RESEARCH & RESOURCES

Q&A: Big Data and Database Technologies

When it comes to big data, technologies abound. How do you select the options best for your environment?

Big data affects the storage and database technology choices you make. To help us sort out the options, we turned to Paul Dix, author of the video training series "Working with Big Data LiveLessons" published by Addison-Wesley Professional.

BI This Week: When you speak of big data as it relates to databases, are you simply talking about data volumes or something more?

Paul Dix: Big data as a whole has other meanings, but for storage it's mostly about volume -- although I also think of it as being about how the data is stored. Big data and storage can mean more than just relational storage. You can have columnar storage or unstructured storage like Hadoop. However, even those topics within big data storage mostly concern themselves with volume.

A number of vendors are introducing database technologies that are quite different from the traditional RDBMS approach, such as column-oriented databases. What advantages do these newer technologies offer, and what does that mean for the future of existing row-based databases?

NoSQL technologies like Cassandra or HBase have a clear advantage when it comes to big data. They support clusters with hundreds of servers with total storage measured in terabytes or petabytes. Columnar databases are useful when performing calculations on a single column of data, such as calculating aggregates. They can run through many times more rows in the same time as a row-oriented data store. Many of these technologies also make schema updates to existing tables much easier and faster.

For existing row-based databases to be competitive in the context of big data, they'll have to add more sophisticated clustering. That means sharding data in tables across multiple servers and performing queries across the cluster in real time. Currently, if you want to do these types of things with traditional row-based databases, you have to build all that logic into the application layer.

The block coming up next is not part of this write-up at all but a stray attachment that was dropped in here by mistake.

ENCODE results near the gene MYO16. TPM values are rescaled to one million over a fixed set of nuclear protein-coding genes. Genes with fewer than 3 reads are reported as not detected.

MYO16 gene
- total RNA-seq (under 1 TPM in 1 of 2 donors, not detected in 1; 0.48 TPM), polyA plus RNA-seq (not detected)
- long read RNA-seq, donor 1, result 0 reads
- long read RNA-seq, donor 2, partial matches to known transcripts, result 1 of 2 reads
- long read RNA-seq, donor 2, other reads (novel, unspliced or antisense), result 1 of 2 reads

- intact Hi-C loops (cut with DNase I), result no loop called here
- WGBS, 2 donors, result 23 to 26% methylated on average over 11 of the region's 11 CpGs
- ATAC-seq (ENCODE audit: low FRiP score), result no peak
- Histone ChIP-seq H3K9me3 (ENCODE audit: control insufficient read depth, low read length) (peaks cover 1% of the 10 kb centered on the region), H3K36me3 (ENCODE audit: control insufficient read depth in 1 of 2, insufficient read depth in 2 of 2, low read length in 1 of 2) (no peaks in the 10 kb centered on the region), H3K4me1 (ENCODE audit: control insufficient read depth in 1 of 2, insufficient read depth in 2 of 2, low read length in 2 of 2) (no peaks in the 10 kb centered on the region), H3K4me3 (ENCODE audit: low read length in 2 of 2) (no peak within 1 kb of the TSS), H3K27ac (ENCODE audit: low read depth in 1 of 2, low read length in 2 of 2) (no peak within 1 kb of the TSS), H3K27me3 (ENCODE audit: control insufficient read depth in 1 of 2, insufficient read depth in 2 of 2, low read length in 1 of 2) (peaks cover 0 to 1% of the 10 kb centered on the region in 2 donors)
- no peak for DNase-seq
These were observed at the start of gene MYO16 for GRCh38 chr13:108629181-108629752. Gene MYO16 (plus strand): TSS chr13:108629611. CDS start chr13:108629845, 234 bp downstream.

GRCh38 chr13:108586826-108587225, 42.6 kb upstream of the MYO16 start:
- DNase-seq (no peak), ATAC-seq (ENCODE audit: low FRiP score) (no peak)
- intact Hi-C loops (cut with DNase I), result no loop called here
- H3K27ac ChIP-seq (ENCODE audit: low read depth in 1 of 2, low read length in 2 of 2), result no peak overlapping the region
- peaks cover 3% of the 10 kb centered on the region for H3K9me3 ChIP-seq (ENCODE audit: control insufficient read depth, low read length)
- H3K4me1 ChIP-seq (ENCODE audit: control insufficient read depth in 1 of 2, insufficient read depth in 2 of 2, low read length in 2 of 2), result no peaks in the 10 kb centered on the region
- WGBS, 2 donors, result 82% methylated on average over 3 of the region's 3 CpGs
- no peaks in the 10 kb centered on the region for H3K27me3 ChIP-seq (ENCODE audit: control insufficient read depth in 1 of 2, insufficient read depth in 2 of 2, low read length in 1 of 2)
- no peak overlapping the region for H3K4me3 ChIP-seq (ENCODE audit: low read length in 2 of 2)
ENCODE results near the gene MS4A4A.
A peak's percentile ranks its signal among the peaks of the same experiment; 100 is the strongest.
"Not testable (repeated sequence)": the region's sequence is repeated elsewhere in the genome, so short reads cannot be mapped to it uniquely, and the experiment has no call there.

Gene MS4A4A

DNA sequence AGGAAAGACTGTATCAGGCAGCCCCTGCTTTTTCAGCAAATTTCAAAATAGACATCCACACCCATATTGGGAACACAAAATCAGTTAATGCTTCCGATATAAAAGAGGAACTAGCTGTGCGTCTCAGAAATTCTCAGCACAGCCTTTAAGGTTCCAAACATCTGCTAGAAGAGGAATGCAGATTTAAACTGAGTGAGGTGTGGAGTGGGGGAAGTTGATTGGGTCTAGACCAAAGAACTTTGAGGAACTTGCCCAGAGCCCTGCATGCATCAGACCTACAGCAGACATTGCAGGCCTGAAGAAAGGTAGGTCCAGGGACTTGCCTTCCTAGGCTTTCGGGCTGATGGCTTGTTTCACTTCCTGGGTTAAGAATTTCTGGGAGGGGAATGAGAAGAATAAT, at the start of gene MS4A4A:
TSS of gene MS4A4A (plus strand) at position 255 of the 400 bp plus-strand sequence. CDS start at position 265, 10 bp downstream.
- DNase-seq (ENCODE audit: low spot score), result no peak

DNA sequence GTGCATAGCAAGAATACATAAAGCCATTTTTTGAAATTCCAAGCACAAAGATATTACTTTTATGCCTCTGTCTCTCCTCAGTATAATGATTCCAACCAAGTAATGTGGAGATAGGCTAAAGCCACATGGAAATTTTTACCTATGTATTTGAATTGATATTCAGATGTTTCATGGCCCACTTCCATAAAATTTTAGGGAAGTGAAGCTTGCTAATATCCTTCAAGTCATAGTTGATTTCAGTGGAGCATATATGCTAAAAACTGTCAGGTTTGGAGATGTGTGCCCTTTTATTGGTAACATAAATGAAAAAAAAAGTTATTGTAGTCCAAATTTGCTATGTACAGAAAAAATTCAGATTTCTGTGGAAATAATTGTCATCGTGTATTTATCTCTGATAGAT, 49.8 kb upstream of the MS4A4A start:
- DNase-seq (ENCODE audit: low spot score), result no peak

Are these new technologies hard to learn or integrate in an organization's existing infrastructure?

Non-traditional databases can be fairly difficult to integrate into an organization. On one side you have the operations aspect. Sysops or devops in most organizations have years of knowledge and experience administering monolithic relational databases. Distributed databases such as Cassandra and HBase present different challenges when it comes to operations. The recurring tasks that need to be run, the errors encountered, or how to backup the database are all different from traditional RDBMSes.

Then there's the developer side of things. There's definitely a learning curve for developers when picking up NoSQL or columnar databases. They have to think about their data in a new way. Considerations in schema design in a NoSQL database are very different than in a relational database. The development team has to have a good idea ahead of time how they'll need to lookup and query the data.

These challenges aren't insurmountable, they just need to be planned for accordingly. The open source NoSQL databases aren't drop-in replacements for relational DBMSes, so they require an investment in education, operations, and implementation.

Performance is one thing, but price can be another, especially for budget-strapped IT departments. Open source is one approach to cutting costs. Tell us about open source DB options.

For big data, the three primary players in the open source world are HBase, Cassandra, and Riak. Each has its own strengths and weaknesses. They all have a slightly different take on how data is modeled, so which one makes the most sense to use depends heavily on the specific use case.